Yellowstone National Park Photo Essay
Visit 5/8 and 5/9/06

By Mike Johnson
Photos by Margie Johnson


We packed up the Winnebago and took a Monday-Tuesday trip into Yellowstone. We're only an hour from the East Gate which makes us some of the most fortunate people on earth. It was May 8th but there was still plenty of snow in the park. In fact Yellowstone Lake (Largest lake in the world above 7,000 feet altitude) was still 90% frozen. It snowed several times during our trip but nothing that stopped traffic. It DID stop us from having a campfire, however. But don't worry, the snow will be gone by June and summer conditions will prevail.

Why I Like My Winnebago Brave

Yellowstone is on top of three collapsed calderas (volcanoes) and has more active thermal features than anywhere else in the world. These thermal features are mud pots, hot springs and geysers. The most famous geyser is Old Faithful, which due to its popularity, is located in what has become the most commercially developed area in the park. I find great comfort in its consistency. My Dad took me to Old Faithful when I was 10 years old and nearly 40 years later I can still go see it erupt myself. You'll see photos below.

So anyway, we toured Yellowstone's Lower Loop (Our favorite of the two loops) on May 8 and 9th, 2006 and hope you enjoy the photos. We're happy to answer any questions you may have if you send us an email. Enjoy!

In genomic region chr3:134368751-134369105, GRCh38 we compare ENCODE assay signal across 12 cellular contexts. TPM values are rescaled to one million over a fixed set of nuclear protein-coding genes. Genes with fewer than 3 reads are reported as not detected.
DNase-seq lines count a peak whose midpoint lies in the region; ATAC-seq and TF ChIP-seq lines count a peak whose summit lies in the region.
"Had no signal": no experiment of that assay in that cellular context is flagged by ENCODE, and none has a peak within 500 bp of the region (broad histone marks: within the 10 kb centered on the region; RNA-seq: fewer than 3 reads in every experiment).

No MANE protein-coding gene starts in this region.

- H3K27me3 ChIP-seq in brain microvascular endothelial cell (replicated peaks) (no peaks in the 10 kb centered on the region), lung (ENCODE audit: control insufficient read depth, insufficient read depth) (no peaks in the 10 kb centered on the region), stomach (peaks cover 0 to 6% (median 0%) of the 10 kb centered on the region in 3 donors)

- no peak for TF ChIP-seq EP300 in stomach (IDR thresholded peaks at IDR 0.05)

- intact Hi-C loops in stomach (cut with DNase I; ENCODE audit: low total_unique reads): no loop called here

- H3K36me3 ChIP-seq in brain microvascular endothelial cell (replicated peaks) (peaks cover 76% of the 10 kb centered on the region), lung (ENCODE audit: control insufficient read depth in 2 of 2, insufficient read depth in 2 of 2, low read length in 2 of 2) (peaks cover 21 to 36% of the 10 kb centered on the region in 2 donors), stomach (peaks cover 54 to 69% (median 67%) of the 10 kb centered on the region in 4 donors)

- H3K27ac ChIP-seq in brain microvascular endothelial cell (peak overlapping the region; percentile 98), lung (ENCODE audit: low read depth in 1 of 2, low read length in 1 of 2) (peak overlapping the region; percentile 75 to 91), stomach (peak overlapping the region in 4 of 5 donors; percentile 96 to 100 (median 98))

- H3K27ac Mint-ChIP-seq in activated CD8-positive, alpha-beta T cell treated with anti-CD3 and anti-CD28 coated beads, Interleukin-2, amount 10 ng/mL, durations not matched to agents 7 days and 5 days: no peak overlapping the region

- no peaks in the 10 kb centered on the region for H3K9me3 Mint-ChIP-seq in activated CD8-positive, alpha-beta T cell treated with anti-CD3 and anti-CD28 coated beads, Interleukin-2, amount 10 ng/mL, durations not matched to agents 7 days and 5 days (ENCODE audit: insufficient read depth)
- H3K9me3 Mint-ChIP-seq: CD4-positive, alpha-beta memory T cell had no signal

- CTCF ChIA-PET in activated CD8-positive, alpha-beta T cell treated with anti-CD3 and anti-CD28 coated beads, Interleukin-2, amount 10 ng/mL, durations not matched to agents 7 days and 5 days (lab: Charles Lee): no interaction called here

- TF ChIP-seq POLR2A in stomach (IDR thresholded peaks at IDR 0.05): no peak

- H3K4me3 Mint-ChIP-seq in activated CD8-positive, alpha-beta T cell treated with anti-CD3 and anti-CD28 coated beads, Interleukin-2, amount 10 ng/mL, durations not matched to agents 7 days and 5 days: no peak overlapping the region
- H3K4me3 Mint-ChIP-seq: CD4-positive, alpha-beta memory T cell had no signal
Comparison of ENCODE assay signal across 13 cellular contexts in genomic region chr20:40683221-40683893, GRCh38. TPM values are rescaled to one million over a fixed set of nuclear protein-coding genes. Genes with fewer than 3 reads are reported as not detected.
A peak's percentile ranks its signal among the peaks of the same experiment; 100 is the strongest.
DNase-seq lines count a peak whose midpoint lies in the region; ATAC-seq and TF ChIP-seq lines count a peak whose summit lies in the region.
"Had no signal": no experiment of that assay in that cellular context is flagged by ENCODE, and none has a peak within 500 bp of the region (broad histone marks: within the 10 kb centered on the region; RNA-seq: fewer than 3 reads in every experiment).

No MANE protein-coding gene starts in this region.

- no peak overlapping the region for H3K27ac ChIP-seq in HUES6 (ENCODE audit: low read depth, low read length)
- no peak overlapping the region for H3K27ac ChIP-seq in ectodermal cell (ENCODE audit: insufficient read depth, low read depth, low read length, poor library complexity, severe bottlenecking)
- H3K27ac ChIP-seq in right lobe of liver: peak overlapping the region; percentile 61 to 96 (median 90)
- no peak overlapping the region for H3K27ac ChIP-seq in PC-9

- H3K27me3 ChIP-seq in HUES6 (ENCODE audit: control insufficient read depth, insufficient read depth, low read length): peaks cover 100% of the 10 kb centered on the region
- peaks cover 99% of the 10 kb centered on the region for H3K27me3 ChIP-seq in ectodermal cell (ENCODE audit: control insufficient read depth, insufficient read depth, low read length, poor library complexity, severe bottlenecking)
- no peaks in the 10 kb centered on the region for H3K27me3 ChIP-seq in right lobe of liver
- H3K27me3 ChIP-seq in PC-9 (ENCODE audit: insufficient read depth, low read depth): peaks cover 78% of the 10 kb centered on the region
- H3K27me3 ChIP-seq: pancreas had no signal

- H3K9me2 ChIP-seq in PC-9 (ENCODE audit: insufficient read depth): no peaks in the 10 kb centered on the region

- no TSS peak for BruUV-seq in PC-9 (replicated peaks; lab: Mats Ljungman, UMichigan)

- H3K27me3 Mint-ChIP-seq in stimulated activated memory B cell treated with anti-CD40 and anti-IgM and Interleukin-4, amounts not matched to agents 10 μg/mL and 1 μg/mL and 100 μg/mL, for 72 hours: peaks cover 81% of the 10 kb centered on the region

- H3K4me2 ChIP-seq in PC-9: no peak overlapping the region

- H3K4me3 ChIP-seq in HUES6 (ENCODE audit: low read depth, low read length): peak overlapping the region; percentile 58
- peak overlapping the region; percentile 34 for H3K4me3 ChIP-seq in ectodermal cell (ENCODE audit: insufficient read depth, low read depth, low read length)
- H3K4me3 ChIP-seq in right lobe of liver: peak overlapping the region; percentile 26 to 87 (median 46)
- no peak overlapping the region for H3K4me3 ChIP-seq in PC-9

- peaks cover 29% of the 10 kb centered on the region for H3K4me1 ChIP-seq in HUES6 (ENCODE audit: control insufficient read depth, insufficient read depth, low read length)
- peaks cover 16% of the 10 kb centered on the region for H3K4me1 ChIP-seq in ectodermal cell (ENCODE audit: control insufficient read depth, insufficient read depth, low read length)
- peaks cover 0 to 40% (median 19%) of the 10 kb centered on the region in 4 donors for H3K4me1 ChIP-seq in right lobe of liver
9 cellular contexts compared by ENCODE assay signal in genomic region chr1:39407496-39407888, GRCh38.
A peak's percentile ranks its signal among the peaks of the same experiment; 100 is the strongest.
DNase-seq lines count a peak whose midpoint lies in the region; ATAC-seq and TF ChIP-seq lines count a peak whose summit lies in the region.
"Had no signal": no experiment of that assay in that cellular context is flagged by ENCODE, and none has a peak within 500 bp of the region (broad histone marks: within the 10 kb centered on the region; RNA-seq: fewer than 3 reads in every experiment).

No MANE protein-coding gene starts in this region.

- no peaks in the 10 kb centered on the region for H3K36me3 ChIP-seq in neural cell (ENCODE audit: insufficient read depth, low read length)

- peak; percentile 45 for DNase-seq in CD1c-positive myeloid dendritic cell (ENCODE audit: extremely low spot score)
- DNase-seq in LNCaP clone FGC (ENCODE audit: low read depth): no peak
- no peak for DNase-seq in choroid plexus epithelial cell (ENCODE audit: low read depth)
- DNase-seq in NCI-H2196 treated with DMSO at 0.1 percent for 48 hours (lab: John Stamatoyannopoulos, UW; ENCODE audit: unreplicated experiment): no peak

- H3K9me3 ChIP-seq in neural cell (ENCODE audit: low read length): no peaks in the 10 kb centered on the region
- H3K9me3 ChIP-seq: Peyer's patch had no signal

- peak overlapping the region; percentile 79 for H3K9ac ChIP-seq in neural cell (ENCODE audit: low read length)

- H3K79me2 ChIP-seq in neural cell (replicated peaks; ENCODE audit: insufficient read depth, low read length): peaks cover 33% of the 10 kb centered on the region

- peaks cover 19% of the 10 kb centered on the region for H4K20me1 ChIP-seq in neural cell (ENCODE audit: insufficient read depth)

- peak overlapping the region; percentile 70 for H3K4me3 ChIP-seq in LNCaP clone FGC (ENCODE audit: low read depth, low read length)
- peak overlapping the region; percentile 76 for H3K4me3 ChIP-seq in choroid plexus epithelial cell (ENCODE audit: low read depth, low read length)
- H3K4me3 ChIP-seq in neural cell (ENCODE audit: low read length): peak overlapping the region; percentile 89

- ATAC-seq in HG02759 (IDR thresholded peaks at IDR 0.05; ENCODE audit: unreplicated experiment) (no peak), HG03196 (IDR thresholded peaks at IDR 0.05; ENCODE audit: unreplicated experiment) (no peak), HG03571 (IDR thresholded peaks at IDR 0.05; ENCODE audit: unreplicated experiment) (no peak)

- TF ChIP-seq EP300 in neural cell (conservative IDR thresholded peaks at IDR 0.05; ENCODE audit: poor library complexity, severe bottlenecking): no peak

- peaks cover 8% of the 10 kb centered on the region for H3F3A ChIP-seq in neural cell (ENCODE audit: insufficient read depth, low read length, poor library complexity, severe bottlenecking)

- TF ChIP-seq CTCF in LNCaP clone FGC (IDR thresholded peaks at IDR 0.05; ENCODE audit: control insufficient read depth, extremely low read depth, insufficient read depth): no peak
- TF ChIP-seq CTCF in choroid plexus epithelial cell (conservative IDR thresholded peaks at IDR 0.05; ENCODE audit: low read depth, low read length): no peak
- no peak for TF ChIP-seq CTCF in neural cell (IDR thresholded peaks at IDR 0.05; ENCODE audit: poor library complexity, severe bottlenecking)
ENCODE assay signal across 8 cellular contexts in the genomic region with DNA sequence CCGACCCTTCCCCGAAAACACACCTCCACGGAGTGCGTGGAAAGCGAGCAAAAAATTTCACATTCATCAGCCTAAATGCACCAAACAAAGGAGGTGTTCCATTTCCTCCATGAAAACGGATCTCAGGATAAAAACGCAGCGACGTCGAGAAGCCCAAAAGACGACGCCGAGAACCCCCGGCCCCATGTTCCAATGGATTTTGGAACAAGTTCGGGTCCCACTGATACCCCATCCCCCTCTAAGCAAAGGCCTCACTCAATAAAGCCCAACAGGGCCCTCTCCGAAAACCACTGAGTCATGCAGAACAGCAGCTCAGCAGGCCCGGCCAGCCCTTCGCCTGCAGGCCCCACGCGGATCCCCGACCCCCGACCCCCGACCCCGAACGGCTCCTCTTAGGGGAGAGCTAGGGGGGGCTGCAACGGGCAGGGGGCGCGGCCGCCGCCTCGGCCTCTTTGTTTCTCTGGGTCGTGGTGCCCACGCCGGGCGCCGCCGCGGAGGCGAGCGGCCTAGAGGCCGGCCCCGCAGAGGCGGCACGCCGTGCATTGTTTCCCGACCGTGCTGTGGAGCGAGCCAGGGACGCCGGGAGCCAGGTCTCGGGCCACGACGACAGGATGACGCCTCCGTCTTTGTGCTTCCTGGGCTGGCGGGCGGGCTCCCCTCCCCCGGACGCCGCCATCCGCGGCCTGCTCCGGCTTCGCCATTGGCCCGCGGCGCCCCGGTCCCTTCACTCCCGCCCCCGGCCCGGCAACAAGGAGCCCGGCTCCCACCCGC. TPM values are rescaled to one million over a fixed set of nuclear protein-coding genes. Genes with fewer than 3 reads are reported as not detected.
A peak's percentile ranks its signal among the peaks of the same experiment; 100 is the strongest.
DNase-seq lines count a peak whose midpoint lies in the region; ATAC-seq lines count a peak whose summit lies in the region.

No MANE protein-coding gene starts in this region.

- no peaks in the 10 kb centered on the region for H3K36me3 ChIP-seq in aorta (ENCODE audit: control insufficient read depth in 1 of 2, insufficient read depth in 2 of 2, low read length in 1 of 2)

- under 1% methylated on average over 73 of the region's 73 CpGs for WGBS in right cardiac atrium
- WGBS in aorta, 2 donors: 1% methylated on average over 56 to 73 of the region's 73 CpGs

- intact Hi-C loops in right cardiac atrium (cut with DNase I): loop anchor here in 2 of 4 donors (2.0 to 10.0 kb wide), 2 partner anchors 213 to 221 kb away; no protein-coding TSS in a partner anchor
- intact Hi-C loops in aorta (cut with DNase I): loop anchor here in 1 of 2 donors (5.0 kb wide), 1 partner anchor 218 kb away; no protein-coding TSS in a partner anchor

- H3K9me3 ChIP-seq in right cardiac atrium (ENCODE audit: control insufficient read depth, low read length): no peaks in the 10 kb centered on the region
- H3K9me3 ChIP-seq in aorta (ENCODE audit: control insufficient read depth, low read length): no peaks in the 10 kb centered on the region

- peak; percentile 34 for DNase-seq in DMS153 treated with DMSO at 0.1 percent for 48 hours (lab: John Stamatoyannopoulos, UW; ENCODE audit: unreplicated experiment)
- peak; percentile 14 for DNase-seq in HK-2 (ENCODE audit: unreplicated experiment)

Off we go, Millie helps navigate

The Winnebago arrives at the East Entrance

The East Entrance to Yellowstone

An area west of the East Entrance is under construction during 2006 & 2007. The construction area is only 5 miles long but reduces the East Gate hours to 8 am to 8 pm so they can do blasting at night. A pilot car leads you through the area and there can be delays up to 30 minutes, however, most delays are less than that. Because the East Entrance is the prettiest of the park's five entrances, you should not change your route for this small amount of construction activity

If you have to be delayed, you're waiting in one of the prettiest places imaginable

New wall establishes the inside road border